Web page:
Testing the tube ESP in my jury rigged setup showed promising results. It seemed to filter out almost all of the smoke that the fog machine produced. I then tried it by attaching the vacuum motor to get a higher air flow, I could see a little bit of smoke getting sucked out which was disappointing but it was much less smoke than if the ESP was turned off.
It appeared that 15 pipes was not enough cross sectional area to slow the air down. I would go ahead and make 10 more pipes. Another trip to the hardware store!
At the same time I wanted to prototype the electrified activated carbon idea that I had. I figured an easy way to implement my idea would be to use a stack of flat plastic containers. Each container would have its lid and bottom cut out of it to make a frame, and a screen glued in its place so air can flow through the stack of containers. Then every even container would be filled with activated carbon, and every odd container would contain an ionization grid.
I went to shop for some cheap plastic containers and it seems that plastic sandwich containers would be just the right size not to mention very cheap.
I went ahead to prototype the electrified activated carbon ESP assembly. I cut a square hole in the lids and bottom of all the containers then glued a aluminum screen to it. I then soldered a wire to the screen so I could electrify the activated carbon inside the container.
To make the ionization grid, I simply zig zagged steel wire within the center of the container. With the help of my parents the other containers were all wired in an hour. I then filled the containers with activated carbon and made a stack of them.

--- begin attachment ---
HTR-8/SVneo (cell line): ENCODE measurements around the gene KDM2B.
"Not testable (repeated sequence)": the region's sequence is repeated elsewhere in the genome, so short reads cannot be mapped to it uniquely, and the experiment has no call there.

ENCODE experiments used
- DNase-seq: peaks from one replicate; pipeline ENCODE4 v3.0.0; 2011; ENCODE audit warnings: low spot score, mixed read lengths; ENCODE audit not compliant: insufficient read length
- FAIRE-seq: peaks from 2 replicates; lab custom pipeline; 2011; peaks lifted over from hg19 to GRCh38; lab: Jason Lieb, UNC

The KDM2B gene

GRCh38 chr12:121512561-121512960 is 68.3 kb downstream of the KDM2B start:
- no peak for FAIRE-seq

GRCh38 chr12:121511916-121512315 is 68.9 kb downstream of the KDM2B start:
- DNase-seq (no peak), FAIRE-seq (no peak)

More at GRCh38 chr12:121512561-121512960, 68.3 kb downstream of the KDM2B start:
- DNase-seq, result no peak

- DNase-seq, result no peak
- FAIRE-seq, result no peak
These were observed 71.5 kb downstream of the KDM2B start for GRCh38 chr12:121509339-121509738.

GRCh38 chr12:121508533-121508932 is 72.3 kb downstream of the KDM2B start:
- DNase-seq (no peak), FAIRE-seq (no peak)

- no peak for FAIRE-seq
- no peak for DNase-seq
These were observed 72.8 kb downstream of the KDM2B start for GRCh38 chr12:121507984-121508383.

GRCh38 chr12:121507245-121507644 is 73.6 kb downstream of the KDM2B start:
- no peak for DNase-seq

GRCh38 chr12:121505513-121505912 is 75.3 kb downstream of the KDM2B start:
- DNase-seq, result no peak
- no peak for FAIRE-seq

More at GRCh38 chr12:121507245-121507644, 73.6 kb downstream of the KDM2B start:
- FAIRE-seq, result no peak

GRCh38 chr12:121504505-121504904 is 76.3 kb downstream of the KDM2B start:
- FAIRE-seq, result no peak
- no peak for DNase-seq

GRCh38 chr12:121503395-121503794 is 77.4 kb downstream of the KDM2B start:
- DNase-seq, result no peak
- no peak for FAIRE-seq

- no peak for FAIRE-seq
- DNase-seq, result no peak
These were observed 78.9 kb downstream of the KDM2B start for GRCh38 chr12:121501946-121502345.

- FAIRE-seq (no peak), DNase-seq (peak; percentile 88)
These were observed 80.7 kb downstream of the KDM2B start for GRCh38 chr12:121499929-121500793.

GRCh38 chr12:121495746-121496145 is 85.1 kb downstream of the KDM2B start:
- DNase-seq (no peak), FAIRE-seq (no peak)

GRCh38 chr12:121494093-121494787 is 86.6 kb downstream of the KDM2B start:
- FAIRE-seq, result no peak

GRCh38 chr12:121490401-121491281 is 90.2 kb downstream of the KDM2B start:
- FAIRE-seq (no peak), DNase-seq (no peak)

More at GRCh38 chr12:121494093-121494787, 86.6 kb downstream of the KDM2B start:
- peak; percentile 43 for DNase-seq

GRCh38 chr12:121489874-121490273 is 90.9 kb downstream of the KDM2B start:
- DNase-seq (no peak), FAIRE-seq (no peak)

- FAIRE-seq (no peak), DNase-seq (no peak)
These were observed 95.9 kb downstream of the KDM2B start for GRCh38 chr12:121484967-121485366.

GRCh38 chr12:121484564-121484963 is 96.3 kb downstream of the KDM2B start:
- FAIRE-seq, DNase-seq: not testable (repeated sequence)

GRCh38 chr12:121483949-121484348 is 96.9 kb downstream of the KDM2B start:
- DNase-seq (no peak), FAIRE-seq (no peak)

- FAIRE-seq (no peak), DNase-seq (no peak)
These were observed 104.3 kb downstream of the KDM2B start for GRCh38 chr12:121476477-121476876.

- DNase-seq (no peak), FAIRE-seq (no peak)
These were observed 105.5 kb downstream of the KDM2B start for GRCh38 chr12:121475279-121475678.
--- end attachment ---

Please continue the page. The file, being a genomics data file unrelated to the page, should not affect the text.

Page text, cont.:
I attempted a small test by placing the vacuum motor on top to suck some fog through it while it was electrified.
Unfortunately the test was a failure, the air did not have enough time to ionize as it passed axially through all of the containers. The particulate laden air needs a long dwell time to completely ionize so I would have to run more activated carbon containers in parallel rather than in series. This would amount to a lot of activated carbon however. Regardless of the test , I still like the use of sandwich containers to hold the activated carbon as it is highly modular and more or less can be used depending on the application. It also makes it easier to switch out old activated carbon for new.
So far the tube electrostatic precipitator design worked the best so I went ahead and focused all of my efforts on trying to make this design better.
I obtained two square buckets to house the tube ESP inside. With the help of my wonderful parents, I was able to build 10 more ESP pipe assemblies just last weekend. This brought me to a total of 25 pipes. The pipes would be packed together in a 10" by 10" square and fit inside between the two square buckets.
If I were to do this all over, I would have picked square tubes as it was a pain to fill in all the gaps that were present between the round pipes.
This week has been spent on assembling the ESP and tweaking it. I drilled many holes in the lid of the square bucket to fit the pipes.
This turned out to be a bad method as It turned into a flimsy plastic net after all the holes were drilled.
I then turned to a piece of plywood to interface the pipes to the buckets.
This was a lot more rigid and could hold all of the ESP tubes tightly in a bunch. After the holes were drilled I had to insert the pipes.
I then had to fill each gap between the pipes with a star shaped piece of wood and lots of guerrilla glue layer by layer.I finally got to the end.To be safe, I jammed some foam into the gaps between the pipes and dropped small pools of guerrilla glue in them to make it air tight. I also hot glued the edges to make everything sealed.I now had a near finished DIY tube electrostatic precipitator assembly!
Next step is to test this and try and optimize it with the wet scrubber and activated carbon assemblies.